113 S. Ct. 2173, 2182 (1993) ("statute's plain meaning must be enforced").
Moreover, where Congress intended to address retaliation violations, it knew how to do so and did so expressly. Plaintiff argues that Congress' omission of mixed motive retaliation claims from Section 107 was "a mere oversight." Therefore, he argues, the court should infer a right to relief under Section 107(b). The court disagrees. Subsection 2000e-5(g)(2)(A) of Title 42 -- the subsection immediately preceding Section 107(b) -- does include the retaliation provision, "section 2000e-3(a) of this title." 42 U.S.C. § 2000e-5(g)(2)(A) (1992).
The fact that Congress expressly treated Section 2000e-3(a) violations in such close proximity to Section 107(b) demonstrates that where Congress intended to address retaliation violations, it knew how to do so and did so explicitly. See, e.g., Suter v. Artist M., U.S. , 112 S. Ct. 1360, 1368 n. 12 (1993); Touche Ross & Co. v. Redington, 442 U.S. 560, 573, 61 L. Ed. 2d 82, 99 S. Ct. 2479 (1979) ("when Congress wished to provide a private damages remedy, it knew how to do so and did so expressly").
Finally, Plaintiff argues that to interpret Section 107 to exclude "mixed motive" retaliation claims would be inconsistent with the goals and remedial purposes of Title VII. The court disagrees. First, Congress has clearly chosen to address illegal discrimination and wrongful retaliation separately and in distinct statutory sections. Moreover, the court's interpretation is consistent with Price Waterhouse, a decision this court must assume to properly construe Title VII. As stated above, a finding that the employer would have taken the challenged employment action absent the illegitimate motive (as in the present case) is a complete defense under Price Waterhouse. See 490 U.S. at 244-45. The fact that Congress altered that holding with respect to discrimination claims only does not detract from its legitimacy with respect to retaliation claims.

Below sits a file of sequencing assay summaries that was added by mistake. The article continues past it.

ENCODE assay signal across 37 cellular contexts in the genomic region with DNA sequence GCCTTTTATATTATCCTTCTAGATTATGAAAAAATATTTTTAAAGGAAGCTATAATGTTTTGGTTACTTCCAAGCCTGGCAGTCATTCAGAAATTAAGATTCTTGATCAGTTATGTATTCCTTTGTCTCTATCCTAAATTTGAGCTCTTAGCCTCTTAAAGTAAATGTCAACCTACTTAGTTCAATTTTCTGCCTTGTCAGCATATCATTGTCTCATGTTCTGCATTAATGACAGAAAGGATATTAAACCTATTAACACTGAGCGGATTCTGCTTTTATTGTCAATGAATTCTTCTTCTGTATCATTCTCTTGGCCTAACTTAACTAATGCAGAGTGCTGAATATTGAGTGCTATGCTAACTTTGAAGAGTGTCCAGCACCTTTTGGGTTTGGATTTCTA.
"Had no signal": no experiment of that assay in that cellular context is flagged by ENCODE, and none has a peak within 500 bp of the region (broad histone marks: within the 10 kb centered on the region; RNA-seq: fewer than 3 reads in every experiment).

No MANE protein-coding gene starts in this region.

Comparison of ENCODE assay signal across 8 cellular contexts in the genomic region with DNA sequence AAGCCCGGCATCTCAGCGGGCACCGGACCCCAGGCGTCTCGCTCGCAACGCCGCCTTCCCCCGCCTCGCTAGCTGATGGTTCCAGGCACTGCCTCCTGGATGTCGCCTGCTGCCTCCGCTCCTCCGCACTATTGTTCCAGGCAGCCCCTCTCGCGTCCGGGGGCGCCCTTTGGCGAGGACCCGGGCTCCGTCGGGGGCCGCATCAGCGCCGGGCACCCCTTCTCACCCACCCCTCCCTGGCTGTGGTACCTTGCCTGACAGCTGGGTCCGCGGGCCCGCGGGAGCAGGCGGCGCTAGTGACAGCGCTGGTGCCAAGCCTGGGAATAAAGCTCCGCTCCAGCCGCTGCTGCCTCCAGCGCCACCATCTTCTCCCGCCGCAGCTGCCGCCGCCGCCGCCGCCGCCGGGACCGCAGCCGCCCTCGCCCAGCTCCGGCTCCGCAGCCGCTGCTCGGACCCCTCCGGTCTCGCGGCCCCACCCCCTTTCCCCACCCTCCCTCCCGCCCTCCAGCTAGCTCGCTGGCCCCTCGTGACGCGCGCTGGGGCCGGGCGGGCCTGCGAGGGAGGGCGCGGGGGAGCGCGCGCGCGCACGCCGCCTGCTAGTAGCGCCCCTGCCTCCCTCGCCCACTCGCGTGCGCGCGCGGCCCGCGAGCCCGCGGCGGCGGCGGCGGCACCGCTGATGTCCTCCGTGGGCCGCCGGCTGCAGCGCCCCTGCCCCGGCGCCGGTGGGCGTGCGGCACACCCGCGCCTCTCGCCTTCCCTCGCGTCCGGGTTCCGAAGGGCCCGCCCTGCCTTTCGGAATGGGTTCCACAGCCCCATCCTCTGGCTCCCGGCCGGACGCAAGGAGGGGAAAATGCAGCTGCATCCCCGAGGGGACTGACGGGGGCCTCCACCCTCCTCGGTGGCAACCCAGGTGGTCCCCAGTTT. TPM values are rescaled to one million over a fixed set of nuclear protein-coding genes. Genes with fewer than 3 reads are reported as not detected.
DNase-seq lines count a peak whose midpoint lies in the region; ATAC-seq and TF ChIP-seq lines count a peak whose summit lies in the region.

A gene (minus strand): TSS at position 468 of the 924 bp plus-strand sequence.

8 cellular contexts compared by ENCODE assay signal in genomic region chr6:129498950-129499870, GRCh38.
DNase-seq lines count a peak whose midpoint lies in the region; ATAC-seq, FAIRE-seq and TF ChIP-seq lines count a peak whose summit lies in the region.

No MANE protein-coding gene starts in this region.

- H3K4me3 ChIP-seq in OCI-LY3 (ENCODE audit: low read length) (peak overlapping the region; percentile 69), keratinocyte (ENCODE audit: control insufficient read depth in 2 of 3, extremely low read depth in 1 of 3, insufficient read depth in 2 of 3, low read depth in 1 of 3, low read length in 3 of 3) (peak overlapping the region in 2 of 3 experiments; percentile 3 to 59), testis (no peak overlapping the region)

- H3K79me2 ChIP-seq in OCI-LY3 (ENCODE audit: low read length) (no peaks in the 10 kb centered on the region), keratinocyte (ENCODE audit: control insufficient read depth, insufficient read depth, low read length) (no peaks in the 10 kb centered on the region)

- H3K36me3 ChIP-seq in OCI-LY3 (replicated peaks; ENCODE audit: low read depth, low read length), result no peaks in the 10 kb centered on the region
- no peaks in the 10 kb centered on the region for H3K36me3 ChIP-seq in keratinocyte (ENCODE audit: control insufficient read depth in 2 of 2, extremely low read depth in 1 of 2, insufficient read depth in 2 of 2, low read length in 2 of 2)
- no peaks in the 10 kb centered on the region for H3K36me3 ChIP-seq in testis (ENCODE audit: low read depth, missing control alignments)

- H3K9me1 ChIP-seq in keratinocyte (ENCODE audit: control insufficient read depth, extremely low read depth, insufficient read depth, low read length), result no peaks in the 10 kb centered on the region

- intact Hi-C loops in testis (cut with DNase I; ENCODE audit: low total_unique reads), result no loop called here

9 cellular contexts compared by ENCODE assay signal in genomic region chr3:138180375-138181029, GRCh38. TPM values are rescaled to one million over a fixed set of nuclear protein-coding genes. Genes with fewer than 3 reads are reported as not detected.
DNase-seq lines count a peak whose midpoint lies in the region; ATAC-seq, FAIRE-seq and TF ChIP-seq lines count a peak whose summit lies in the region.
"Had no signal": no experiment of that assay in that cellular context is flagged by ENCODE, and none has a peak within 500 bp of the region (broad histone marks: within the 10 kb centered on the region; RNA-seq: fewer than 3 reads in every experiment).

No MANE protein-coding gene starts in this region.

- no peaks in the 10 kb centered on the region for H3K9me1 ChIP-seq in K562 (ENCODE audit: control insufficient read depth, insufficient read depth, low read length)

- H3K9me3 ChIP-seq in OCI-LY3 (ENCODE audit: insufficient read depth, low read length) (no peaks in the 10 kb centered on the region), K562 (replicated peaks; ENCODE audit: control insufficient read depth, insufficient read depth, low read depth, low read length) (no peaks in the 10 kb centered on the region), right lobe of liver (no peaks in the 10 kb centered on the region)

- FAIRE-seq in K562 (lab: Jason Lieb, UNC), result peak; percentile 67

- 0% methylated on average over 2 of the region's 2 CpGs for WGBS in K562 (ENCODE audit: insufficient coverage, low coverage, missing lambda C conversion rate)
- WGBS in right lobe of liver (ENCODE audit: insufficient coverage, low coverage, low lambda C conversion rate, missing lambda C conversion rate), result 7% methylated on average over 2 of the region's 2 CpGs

In sum, a plaintiff must show a violation of 42 U.S.C. § 2000e-2(m) to qualify for equitable relief under 42 U.S.C. 2000e-5(g)(2)(B). The jury found that Plaintiff failed to make that showing at trial. Hence, Plaintiff is not entitled to relief under 42 U.S.C. § 2000e-5(g)(2)(B).
B. Section 706(k) of the Civil Rights Act of 1964
Alternatively, Plaintiff argues that the jury's finding entitles him to attorney's fees and costs under 42 U.S.C. § 2000e-5(k). The court rejects that argument as well.
Section 2000e-5(k) reads:
In any action or proceeding under this subchapter the court, in its discretion, may allow the prevailing party, other than the Commission or the United States, a reasonable attorney's fee as part of the costs, and the Commission and the United States shall be liable for costs the same as a private person.